December 18, 2018

VHDA Grant Helps Planning Efforts to Preserve Affordable Housing Along Alexandria’s Route 1 Corridor

Alexandria is putting the final touches on a plan it hopes will safeguard its dwindling inventory of affordable housing.

Since 2000, 88 percent of Alexandria’s market-affordable units have been lost. These units, which have unregulated rents, often house low- to moderate-income families. With two rental properties on its Route 1 corridor – 215 units in all – in danger of joining that list in the next two years, the city wants to change its redevelopment and zoning guidelines to protect those properties and others. A Community Impact Grant from VHDA has helped fund that work in its early stages.

At the heart of the process was a series of community engagement activities designed to solicit feedback and gain consensus from a broad cross section of stakeholders. The most meaningful activity,by far, was a collaborative planning and policy session called a charrette. This week-long meeting was attended by several hundred people including neighbors, the residents and owners of the two Route 1 properties, city staff members, and community service organization representatives, some of whom brought special expertise to the group.

“Without VHDA’s grant money, there’s no way we could have pulled off such a comprehensive strategy and planning effort,” said Helen McIlvaine, Alexandria’s director of housing. “In addition to the charrette, VHDA’s funds helped pay for market and housing development studies, postcard mailings, door-to-door outreach and similar activities. It also covered language interpretation and translation services that helped us engage the diverse group of residents who are likely to be impacted.”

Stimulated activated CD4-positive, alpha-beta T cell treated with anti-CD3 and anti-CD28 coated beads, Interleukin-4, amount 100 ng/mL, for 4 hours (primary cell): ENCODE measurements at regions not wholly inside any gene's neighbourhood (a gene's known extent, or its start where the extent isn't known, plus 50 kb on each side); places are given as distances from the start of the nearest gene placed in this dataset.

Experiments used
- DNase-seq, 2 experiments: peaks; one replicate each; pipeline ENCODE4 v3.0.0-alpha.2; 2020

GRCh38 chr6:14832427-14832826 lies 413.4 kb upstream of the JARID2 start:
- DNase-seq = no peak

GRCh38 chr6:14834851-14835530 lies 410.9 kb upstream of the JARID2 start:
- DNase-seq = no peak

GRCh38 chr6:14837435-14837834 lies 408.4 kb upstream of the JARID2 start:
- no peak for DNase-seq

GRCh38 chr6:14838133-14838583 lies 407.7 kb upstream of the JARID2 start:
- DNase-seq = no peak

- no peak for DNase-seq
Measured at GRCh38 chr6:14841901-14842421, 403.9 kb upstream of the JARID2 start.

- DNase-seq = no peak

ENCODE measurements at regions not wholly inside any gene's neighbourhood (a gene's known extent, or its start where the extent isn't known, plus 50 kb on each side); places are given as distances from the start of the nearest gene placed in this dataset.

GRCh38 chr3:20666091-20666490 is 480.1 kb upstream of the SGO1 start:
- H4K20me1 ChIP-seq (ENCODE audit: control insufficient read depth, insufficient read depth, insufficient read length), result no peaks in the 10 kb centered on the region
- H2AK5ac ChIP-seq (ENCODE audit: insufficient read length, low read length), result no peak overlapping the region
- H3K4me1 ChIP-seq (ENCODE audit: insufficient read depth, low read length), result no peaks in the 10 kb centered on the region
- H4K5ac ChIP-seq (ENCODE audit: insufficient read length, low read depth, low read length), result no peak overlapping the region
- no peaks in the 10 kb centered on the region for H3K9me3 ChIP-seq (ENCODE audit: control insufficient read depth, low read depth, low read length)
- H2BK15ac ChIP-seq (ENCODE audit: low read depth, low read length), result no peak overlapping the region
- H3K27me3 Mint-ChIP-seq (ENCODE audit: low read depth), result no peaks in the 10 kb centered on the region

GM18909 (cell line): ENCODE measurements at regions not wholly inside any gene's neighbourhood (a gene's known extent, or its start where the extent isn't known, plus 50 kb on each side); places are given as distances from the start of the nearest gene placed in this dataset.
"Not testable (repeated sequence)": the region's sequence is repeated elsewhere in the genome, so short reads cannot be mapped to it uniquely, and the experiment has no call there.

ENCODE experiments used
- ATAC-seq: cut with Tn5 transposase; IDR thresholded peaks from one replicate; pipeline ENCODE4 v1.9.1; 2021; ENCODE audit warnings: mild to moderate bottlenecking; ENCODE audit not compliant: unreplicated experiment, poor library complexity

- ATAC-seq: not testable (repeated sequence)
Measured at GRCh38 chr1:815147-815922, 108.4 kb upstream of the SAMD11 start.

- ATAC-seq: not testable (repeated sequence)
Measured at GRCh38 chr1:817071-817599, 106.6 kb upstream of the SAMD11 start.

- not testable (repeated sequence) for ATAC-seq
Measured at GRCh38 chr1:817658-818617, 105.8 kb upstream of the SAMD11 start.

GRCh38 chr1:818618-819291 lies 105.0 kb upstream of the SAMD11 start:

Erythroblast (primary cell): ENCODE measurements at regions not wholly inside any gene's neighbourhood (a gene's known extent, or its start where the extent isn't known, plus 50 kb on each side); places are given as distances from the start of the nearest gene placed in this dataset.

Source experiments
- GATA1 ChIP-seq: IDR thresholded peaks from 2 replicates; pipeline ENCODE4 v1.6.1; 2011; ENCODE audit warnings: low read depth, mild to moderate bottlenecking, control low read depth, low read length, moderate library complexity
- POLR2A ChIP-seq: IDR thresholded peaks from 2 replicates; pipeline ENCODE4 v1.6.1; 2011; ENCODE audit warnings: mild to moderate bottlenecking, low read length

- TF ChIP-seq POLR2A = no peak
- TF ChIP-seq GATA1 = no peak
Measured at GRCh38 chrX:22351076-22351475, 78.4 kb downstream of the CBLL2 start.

Federal subsidy contracts have helped the two Route 1 rental properties remain financially viable over the years. But those subsidies will expire in 2019 and 2020, increasing the likelihood that the property owners will choose to redevelop them. If that happens, the families who reside there – nearly all of whom make less than the area’s median income – could be priced out of their homes.

Alexandria’s charrette focused on both short- and long-term issues related to the properties, including a plan to relocate the tenants temporarily if redevelopment occurs. Traffic patterns, school capacity and housing density were also key topics. It’s estimated that three or more new market-rate rental units will need to be built in order to conserve one of the existing affordable units.

McIlvaine believes their work can jump-start tangible improvements to the city’s housing environment. “We want our planning and strategy work to create an envelope that can guide redevelopment along the Route 1 corridor, and potentially be a template for elsewhere in the city,” she said. “That will include, hopefully, zoning changes that help maintain our existing inventory of affordable housing, at close to their current level of affordability.”

Recommendations from the charrette were integral provisions in Alexandria’s long-term planning document, titled the Rt. 1 South Housing Affordability Strategy. It was unanimously approved by the planning commission on September 4, and by the city council on September 15, 2018.

The safe bet is that redevelopment economics, as well as other financial pressures, will continue to put affordable housing inventories in jeopardy. But in Alexandria, the belief is strong that proactive planning will drive policy and zoning changes that can balance those realities.

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